And what the rebels found pretty quickly, they learned, is that oftentimes, while they were running up and down the road driving the road in these dense convoys, the Gadhafi guys were oftentimes, you know, a kilometer off on the shoulder with machine guns, or with the guy with the radio, who would direct mortar fire on them. And so sometimes you would be out in the open desert with a group of rebels, and they suddenly would come under pretty accurate and intense mortar fire as the Gadhafi forces were patrolling and had put mortar positions out in front and had a forward observer.

One time we were with them, and we were on just this stretch of road in the middle of what you would objectively called nowhere, and the mortar rounds just started coming in, and the Gadhafi soldiers who were firing clearly had an observer. They were very accurate rounds. And as the rebels broke and, you know, did a series of screaming K turns on the road and went into this sort of panicked to retreat, machine guns started to land around us in the dirt or in the sand. And so somewhere - we couldn't figure out where was coming from. There's this endless set of dunes out there, lightly vegetated. And behind one of these sticks of vegetation, on one of these dunes was clearly a guy looking down the site with his machine gun on the tripod.

And, you know, everyone, we got away. But there's an awful lot of terrain like that, which is proven for the opposition forces to be really difficult to take, principally because of their inexperience. Now this is about the worst way to try to take a town, is to line up in a column and go charging down the road towards it.

GROSS: So if you know that that's the worst way of doing it and that they're really vulnerable, how do you feel about being with them as they're doing something that's very amateurish and leaves them very vulnerable?

Mr. CHIVERS: Well, you have to cover them, so you go.

GROSS: But you have no protection.

Mr. CHIVERS: I'm wearing a helmet. I have a flak jacket. And there's other forms of protection besides physical protection. I mean, you know, we, after watching the Gadhafi forces for a couple of days - the first few days I was moving - this was back in the spring. I was moving sort of slowly forward, trying to figure out how the artillery and rocket and mortar fire was being directed, because if it was haphazard, it's one thing. But if it was well-conceived, it would be another.

And what we found after a few days of watching was that whoever was directing the artillery fire and the mortar and the rocket fire was quite good at it. And that information can help you keep yourself alive, because as soon as I realized this fire is observed and that these gun lines are able to, you know, mass three or four tubes worth of ammunition in a small place very quickly and they're able to shift targets - we watched it during retreats, you know, the rounds get walked behind the retreat and staying very close to the road. This is not particularly easy to do. This takes some skill.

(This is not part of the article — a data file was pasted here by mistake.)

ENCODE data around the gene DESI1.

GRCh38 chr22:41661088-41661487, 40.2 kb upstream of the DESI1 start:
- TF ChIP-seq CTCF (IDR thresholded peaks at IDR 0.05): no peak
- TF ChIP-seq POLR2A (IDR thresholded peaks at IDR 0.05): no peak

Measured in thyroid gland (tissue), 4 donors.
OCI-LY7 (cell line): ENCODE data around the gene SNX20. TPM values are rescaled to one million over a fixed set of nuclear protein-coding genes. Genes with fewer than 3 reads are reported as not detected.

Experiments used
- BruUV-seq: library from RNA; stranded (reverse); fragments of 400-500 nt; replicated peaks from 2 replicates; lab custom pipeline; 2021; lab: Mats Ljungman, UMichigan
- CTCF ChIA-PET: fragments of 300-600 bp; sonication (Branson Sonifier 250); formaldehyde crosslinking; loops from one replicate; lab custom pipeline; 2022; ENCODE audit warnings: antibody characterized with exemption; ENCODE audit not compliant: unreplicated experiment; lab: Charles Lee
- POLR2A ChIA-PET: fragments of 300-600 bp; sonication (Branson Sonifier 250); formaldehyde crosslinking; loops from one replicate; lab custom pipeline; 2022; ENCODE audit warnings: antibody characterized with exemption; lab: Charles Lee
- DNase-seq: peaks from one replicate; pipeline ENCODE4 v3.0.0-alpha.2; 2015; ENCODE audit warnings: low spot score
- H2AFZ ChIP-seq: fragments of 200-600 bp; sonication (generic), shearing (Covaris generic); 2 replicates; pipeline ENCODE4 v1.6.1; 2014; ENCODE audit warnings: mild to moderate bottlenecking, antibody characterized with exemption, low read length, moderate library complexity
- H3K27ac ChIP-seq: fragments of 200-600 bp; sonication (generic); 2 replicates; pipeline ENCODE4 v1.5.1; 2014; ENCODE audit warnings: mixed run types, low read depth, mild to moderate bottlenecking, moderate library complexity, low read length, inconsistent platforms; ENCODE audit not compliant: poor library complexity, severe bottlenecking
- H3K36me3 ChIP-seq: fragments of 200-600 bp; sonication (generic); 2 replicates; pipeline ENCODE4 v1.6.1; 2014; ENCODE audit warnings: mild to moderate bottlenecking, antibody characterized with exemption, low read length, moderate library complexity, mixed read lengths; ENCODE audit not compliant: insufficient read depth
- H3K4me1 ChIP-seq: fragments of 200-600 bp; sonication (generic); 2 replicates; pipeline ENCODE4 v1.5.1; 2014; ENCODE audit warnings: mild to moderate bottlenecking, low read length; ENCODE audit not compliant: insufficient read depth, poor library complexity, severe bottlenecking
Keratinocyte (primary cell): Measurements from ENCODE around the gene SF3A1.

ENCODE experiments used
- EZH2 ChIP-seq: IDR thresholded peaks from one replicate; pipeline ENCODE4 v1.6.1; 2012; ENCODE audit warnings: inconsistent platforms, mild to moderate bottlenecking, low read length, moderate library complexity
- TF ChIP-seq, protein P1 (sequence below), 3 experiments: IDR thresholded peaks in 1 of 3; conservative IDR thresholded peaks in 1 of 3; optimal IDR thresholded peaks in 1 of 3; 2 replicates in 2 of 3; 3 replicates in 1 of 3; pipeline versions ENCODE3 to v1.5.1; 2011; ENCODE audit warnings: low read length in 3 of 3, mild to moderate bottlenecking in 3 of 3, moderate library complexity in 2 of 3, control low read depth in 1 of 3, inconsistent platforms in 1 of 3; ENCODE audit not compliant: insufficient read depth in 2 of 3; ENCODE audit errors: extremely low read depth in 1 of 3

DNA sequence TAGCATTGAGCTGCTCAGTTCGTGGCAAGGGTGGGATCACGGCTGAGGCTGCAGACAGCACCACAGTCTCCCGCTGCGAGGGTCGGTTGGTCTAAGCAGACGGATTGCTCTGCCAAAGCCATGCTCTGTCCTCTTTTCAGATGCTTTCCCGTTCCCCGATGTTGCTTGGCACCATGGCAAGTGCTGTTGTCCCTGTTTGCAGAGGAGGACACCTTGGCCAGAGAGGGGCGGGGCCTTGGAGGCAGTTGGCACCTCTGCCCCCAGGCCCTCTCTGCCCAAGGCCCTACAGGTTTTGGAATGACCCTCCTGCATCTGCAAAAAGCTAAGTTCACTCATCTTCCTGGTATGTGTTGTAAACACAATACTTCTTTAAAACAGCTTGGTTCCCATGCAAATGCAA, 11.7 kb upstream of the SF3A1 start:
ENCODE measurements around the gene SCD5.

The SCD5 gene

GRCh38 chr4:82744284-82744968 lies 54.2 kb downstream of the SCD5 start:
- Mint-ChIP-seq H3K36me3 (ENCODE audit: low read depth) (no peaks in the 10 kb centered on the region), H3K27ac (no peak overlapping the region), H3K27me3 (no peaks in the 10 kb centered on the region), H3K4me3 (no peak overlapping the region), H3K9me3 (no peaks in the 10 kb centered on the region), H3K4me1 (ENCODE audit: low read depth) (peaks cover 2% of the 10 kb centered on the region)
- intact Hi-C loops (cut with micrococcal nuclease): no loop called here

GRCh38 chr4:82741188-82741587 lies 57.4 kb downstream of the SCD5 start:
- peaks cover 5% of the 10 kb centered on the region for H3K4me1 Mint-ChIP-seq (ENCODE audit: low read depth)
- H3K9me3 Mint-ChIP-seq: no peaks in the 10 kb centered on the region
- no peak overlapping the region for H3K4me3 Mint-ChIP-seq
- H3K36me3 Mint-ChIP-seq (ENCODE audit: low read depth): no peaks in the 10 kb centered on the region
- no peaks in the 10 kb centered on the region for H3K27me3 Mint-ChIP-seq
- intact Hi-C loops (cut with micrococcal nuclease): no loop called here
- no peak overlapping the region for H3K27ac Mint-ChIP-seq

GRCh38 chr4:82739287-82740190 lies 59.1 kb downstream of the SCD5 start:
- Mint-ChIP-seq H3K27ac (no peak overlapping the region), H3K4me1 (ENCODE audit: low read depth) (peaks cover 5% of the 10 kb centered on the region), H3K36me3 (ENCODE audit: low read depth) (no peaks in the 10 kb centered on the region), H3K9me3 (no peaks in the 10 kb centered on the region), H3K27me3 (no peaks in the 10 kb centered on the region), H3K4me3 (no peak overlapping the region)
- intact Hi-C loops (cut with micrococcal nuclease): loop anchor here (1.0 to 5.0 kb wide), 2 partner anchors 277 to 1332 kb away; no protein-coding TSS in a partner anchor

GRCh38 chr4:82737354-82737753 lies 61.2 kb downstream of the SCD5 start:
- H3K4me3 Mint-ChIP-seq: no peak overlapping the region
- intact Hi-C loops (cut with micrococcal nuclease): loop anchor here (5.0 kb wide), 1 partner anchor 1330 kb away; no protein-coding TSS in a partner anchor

When I saw that, I realized, okay, so that lays out this map for me in a totally different way and all of the intersections I assume then would've been registered artillery or mortar targets, which would mean that the gun line had - had that - had previously fired on those positions and had the data on the guns and knew exactly how to site in on that without a lot of correcting fire. They could just get there quickly with high-explosive rounds.

So what I told Brian early on that was we're not going to hang around intersections in this fight. You know, we'll go up and down these roads, but we're not stopping at intersections - at least not very long. And there was one day where we had been - for a particular reason - at an intersection for a bit, and Brian and I were both kind of uneasy...

GROSS: This is your photographer, the photographer you work...

Mr. CHIVERS: Yeah. The photographer I work with. I wouldn't call them my photographer.

GROSS: Yeah. No. Right. Yeah.

Mr. CHIVERS: Maybe I worked for him.

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Mr. CHIVERS: We were both feeling a little uneasy. We said, you know, let's bug out of here, man. Let's back up four or 500 meters. And we, you know, the rebels are coming and going up and down the road. You can flag down a car and do the interviews out in the open desert rather than stand at an intersection. And he gave a nod and we said yeah, let's go. So we did. We backed up about a half a kilometer and stopped the car. No sooner had we done that then six artillery rounds landed right on the group we had been talking to and wounded about seven of them.